Protesters at U.S. immigration detention rally say Canada shares blame

Hundreds turned out in Ottawa Saturday to protest the detention of immigrant families in the United States who have been crossing the country's southern border — but also to bring attention to the fact Canada isn't blameless.

Saturday's rally in Ottawa one of hundreds across Canada and the U.S.

A person holds a sign comparing the separation of children in the U.S. under the government's 'zero-tolerance' immigration policy to the separation of Indigenous children from their parents in Canada. (Kimberley Molina/CBC)

Hundreds turned out in Ottawa Saturday to protest the detention of immigrant families in the United States who have been crossing the country's southern border — but also to bring attention to the fact Canada isn't blameless, either.

The protest was one of more than 700 Families Belong Together rallies that took place across the U.S. and Canada, in cities that included Ottawa, Toronto, Winnipeg, Vancouver and Edmonton. 

Protesters marched from the Human Rights Monument to the U.S. Embassy, denouncing the United States's immigration detention policy while also demanding an end to the separation of migrant children from their parents. 

"Enough is enough. Enough of the racism, enough of these divisive policies. I mean, how far are people going to let it go? This is no longer a political issue, this is a human rights issue," said Sam McDargh, an American citizen who immigrated to Canada a decade ago.

"To have their children ripped away and then locked into detention camps, for exercising their right without due process, is outrageous. And it must stop."

Sam McDargh holds an upside down American flag attached to a hockey stick during a rally in Ottawa against U.S. immigration policies on June 30, 2018. (Kimberley Molina/CBC)

Children still in custody

Early this month, the Trump administration faced international pressure to end the separation of parents and children under its "zero tolerance" policy, which President Donald Trump reversed last week. 

The government said Friday that it will not separate families but rather detain families together during immigration proceedings, which can sometimes take months or years to resolve.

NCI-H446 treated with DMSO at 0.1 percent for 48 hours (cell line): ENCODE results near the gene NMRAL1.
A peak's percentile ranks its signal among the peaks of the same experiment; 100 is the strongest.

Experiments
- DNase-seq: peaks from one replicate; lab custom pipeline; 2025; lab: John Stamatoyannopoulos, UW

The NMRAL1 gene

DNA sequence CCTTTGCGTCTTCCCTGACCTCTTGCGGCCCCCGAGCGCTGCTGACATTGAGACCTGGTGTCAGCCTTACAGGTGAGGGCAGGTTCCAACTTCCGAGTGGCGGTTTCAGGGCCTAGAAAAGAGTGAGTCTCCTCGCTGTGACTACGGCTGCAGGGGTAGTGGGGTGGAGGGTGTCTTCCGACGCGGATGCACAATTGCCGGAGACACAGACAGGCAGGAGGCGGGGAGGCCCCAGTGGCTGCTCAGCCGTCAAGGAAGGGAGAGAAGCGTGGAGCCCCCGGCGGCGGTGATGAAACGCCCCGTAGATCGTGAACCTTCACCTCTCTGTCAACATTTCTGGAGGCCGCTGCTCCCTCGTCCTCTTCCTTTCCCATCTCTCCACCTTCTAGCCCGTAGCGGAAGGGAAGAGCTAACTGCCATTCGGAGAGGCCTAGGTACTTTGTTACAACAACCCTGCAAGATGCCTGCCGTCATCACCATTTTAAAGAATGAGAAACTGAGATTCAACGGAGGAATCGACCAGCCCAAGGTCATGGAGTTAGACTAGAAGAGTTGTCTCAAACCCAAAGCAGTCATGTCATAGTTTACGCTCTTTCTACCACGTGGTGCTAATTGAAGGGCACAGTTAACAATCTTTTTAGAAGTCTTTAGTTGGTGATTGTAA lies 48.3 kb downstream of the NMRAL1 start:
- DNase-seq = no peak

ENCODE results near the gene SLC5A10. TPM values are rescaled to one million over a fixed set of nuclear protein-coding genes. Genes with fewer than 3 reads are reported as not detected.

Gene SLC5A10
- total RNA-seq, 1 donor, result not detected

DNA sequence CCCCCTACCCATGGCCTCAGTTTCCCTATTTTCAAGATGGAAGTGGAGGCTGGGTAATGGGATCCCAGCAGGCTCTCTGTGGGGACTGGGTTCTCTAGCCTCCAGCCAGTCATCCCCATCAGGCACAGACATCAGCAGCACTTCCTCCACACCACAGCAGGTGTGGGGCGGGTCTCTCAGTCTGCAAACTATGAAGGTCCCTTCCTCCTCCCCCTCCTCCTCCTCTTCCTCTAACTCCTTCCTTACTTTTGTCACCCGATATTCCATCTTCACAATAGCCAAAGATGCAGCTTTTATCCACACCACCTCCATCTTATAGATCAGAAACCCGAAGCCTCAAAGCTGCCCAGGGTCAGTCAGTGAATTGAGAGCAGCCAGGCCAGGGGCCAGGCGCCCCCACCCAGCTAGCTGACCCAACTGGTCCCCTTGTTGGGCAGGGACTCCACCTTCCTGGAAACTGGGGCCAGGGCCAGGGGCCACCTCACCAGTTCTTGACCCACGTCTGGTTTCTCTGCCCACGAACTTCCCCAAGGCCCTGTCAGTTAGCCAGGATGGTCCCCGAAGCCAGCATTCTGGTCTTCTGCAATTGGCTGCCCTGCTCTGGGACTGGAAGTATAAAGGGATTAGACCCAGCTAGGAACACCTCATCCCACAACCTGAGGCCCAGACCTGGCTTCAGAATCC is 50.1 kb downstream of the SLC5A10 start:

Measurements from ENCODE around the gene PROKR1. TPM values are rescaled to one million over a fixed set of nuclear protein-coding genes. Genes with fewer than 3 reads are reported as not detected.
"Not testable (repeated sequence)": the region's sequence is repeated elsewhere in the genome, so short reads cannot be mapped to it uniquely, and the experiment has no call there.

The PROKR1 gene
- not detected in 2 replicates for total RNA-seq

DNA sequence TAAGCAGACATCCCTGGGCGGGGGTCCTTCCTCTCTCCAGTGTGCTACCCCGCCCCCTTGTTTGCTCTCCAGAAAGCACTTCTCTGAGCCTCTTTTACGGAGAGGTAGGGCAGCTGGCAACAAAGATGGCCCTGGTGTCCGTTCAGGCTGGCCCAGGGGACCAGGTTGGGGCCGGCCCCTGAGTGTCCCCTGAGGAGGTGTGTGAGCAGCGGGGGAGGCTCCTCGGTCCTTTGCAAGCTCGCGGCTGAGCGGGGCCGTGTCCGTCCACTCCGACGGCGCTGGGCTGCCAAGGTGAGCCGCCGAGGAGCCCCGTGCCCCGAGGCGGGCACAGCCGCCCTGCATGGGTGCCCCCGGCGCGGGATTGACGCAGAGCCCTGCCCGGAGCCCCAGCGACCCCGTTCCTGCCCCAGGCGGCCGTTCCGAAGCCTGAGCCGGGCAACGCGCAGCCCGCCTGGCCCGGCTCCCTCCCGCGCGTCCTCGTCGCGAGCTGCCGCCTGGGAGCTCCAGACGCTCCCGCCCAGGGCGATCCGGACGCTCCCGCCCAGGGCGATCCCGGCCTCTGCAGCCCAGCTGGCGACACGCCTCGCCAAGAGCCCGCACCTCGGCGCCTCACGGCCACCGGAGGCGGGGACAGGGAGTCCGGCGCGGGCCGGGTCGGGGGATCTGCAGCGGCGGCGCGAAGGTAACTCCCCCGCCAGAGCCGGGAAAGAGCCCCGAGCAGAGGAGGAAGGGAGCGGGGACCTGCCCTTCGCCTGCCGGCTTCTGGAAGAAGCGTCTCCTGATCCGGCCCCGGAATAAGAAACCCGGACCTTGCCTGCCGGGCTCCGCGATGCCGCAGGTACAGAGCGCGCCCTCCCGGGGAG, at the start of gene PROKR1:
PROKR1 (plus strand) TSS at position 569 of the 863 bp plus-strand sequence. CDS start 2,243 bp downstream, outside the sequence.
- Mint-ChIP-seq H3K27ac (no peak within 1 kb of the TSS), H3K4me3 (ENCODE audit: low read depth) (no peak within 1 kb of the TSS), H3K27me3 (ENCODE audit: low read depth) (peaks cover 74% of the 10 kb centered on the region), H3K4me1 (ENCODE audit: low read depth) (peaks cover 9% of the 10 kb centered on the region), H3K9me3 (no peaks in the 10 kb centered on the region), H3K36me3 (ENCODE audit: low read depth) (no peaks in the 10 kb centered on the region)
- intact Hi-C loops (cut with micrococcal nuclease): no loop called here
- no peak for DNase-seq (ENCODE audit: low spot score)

There are still more than 2,000 children, however, in the custody of the U.S. Department of Health and Human Services. It remains unclear as to when they'll be reunited with their parents.

McDargh compared Saturday's protests with those during the civil rights movement and said she was prepared to keep fighting until changes are made.

"Sooner or later, they will hear the voice of the people. Or the people will remove them from office and put in people who are listening."

Hundreds of protesters marched from the Human Rights Monument to the U.S. Embassy in Ottawa on June 30, 2018, to protest the separation of families in both the United States and Canada. (Kimberley Molina/CBC)

Canada not perfect

Protester Aimee Beboso said Canada is far from perfect, however, when it comes to making its own immigrants feel welcome.

"It's double speak. You recognize the contributions of migrants but then at the same time, you make them feel unwelcome," she said.

"We have to be honest and cognizant that, in Canada too, we also practice [the] deportation of migrants and refugees that are unlawful."

Beboso's family immigrated from the Philippines in 1993 when she was 13. She said she's felt welcomed by some people, but has also experienced racism.

She also said her mother's former teaching career stagnated because Canada didn't recognize her foreign university education.

"My parents bring me here, we're educated here, we contribute to this economy, we pay taxes, we're good citizens, we vote," she said. "And yet there [are] policies that are also in place that make us not welcome."

Colleen Cardinal attended a rally in Ottawa on June 30, 2018, against the U.S. detention of immigrant families at its southern border. A Sixties Scoop survivor, Cardinal says Canada has also separated children from their families. (Martin Weaver/CBC)

Remember the Sixties Scoop

Colleen Cardinal also said Canada shouldn't be let off the hook.

A survivor of the Sixties Scoop, Cardinal was born in Alberta but grew up in Ontario.

She said there are similarities between that policy and what the United States government is doing at its Mexico border — with the big difference being Canada's removal of Indigenous children from their homes happened decades ago, behind closed doors.

"If you could take 22,000 children and put them in cages, that's what it would look like in Canada," Cardinal said.

"Instead we call those foster homes and we call them residential schools."

Thomas Walker and his daughter Audrey Gapp, 5, attended the rally. 'We talk to [the children] about voting, we talk to them about what’s going on in the world. So, bringing them along makes sense. It’s a protest about families.' (Kimberley Molina/CBC)

With files from the Associated Press